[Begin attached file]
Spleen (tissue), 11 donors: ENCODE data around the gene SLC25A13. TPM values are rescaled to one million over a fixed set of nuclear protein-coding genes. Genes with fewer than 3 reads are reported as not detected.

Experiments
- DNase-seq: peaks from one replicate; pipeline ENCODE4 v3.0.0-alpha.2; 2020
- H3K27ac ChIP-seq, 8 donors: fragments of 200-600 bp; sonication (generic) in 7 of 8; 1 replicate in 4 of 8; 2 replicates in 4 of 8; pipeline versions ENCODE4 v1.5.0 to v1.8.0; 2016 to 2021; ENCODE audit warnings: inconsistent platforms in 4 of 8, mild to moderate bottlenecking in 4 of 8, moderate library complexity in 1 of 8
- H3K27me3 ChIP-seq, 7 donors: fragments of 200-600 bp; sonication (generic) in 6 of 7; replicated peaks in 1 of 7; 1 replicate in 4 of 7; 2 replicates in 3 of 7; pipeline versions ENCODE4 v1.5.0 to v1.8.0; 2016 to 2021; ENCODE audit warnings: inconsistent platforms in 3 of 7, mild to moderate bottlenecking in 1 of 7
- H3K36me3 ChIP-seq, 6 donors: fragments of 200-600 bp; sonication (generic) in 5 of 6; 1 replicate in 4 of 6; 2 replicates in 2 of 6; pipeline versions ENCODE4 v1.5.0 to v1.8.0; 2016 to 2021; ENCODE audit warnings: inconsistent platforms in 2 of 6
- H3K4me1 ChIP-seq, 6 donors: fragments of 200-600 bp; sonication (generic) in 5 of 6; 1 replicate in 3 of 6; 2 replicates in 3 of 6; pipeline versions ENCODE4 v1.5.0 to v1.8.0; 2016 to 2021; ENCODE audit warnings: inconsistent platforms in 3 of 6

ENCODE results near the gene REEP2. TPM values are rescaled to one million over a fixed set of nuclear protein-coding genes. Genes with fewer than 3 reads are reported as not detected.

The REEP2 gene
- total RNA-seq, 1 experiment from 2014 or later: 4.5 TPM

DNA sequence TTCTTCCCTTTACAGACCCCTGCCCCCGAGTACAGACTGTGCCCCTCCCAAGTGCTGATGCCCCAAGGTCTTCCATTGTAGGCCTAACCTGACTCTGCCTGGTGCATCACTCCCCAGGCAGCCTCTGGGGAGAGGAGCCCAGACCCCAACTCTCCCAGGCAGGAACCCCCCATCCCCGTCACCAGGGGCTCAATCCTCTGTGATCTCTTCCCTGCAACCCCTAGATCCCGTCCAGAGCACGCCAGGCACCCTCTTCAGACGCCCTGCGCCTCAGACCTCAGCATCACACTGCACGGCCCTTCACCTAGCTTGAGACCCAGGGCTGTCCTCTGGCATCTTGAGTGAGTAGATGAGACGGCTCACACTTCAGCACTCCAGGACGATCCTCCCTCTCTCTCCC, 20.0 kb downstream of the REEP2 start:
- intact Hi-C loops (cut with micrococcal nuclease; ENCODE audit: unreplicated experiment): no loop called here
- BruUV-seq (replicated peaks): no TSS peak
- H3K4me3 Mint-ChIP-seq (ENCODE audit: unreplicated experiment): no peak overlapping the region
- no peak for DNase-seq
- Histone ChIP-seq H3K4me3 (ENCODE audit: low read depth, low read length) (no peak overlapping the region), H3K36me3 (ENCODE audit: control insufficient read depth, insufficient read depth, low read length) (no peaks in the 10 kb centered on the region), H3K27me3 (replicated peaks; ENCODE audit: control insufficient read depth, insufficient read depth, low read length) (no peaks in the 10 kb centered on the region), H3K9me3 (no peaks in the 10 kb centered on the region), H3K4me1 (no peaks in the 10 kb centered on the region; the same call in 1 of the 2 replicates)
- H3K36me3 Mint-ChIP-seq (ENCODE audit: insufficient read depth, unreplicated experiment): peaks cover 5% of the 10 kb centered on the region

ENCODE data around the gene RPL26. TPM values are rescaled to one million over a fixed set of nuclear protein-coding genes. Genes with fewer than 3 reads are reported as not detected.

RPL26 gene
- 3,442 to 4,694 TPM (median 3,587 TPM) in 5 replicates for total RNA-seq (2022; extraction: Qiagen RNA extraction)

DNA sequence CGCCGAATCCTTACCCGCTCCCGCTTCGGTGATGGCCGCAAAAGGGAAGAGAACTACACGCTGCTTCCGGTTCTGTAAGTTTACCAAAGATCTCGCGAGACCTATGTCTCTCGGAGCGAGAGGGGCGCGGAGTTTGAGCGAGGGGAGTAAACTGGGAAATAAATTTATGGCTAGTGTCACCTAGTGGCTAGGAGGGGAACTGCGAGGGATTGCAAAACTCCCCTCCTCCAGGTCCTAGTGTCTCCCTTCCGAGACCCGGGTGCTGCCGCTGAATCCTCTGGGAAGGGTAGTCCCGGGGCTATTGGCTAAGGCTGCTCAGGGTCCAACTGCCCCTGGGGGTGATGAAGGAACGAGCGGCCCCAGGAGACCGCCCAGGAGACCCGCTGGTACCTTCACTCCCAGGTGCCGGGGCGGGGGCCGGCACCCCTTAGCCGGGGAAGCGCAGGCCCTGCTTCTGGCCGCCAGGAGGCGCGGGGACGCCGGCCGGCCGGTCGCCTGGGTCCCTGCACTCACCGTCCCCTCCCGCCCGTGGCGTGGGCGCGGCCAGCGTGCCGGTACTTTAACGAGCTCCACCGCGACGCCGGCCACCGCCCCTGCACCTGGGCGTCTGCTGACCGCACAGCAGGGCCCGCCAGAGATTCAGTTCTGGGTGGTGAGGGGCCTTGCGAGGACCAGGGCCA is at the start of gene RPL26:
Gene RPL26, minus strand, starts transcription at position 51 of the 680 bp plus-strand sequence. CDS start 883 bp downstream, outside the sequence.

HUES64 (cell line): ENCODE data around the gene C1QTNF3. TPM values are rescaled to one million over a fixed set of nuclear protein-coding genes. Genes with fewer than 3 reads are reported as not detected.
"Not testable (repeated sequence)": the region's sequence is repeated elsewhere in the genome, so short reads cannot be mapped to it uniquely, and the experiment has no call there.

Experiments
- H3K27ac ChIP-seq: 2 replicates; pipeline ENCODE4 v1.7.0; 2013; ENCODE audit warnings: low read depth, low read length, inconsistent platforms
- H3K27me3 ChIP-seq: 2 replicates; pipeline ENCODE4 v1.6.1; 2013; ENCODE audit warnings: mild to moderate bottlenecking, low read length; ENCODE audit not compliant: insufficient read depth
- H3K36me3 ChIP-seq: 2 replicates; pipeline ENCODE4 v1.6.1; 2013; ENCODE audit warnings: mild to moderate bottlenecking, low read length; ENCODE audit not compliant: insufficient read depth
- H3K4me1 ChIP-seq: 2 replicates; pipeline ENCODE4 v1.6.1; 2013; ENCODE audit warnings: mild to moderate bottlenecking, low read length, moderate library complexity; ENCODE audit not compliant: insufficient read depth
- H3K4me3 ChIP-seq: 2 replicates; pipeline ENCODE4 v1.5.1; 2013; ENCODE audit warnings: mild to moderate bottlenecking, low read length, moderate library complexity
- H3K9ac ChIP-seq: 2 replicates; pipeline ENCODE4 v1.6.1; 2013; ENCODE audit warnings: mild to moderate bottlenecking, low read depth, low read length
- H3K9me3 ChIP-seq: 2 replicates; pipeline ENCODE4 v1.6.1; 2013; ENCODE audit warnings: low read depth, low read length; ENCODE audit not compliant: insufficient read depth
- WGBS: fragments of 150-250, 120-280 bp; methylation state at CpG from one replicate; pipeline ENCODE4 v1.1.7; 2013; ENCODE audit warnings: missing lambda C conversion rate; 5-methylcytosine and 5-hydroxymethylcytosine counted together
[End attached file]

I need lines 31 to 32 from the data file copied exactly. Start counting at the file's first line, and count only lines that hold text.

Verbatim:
- H3K9ac ChIP-seq: 2 replicates; pipeline ENCODE4 v1.6.1; 2013; ENCODE audit warnings: mild to moderate bottlenecking, low read depth, low read length
- H3K9me3 ChIP-seq: 2 replicates; pipeline ENCODE4 v1.6.1; 2013; ENCODE audit warnings: low read depth, low read length; ENCODE audit not compliant: insufficient read depth